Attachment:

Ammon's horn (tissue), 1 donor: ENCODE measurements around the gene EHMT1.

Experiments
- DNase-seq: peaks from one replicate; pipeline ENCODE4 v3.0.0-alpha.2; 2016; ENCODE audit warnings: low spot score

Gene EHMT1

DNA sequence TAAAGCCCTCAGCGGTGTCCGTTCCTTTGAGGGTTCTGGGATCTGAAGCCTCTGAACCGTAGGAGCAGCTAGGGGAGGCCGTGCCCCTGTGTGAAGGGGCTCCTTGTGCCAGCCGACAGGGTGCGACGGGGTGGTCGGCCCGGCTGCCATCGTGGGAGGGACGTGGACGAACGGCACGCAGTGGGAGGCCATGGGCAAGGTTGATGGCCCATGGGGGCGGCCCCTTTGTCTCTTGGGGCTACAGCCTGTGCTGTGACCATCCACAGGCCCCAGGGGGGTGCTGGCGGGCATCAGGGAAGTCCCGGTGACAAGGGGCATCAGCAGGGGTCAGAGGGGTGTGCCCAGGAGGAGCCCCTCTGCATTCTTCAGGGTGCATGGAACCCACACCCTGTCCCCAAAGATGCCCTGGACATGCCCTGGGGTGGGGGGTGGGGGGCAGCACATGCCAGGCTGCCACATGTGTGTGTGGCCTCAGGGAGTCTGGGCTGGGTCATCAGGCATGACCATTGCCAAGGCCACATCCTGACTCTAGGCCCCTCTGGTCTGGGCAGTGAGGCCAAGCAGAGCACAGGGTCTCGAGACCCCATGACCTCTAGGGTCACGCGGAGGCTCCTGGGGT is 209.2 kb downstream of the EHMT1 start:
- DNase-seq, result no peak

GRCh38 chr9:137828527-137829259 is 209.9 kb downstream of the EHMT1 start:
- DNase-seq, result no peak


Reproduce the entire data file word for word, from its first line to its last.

Ammon's horn (tissue), 1 donor: ENCODE measurements around the gene EHMT1.

Experiments
- DNase-seq: peaks from one replicate; pipeline ENCODE4 v3.0.0-alpha.2; 2016; ENCODE audit warnings: low spot score

Gene EHMT1

DNA sequence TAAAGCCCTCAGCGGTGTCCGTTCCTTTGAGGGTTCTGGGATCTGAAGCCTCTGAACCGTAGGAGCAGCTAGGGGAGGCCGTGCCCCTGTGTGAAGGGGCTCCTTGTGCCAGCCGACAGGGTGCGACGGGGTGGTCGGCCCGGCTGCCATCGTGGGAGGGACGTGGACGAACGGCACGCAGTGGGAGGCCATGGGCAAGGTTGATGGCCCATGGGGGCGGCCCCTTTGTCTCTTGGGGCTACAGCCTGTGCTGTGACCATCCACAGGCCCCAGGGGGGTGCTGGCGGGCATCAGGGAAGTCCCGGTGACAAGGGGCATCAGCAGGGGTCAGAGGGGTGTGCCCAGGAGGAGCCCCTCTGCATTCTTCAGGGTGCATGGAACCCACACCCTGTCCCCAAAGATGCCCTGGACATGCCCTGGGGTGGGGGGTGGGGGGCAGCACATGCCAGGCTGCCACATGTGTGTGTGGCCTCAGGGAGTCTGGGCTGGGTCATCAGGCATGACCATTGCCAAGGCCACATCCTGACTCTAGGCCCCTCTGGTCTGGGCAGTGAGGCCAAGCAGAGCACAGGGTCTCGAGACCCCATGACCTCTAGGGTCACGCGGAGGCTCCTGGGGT is 209.2 kb downstream of the EHMT1 start:
- DNase-seq, result no peak

GRCh38 chr9:137828527-137829259 is 209.9 kb downstream of the EHMT1 start:
- DNase-seq, result no peak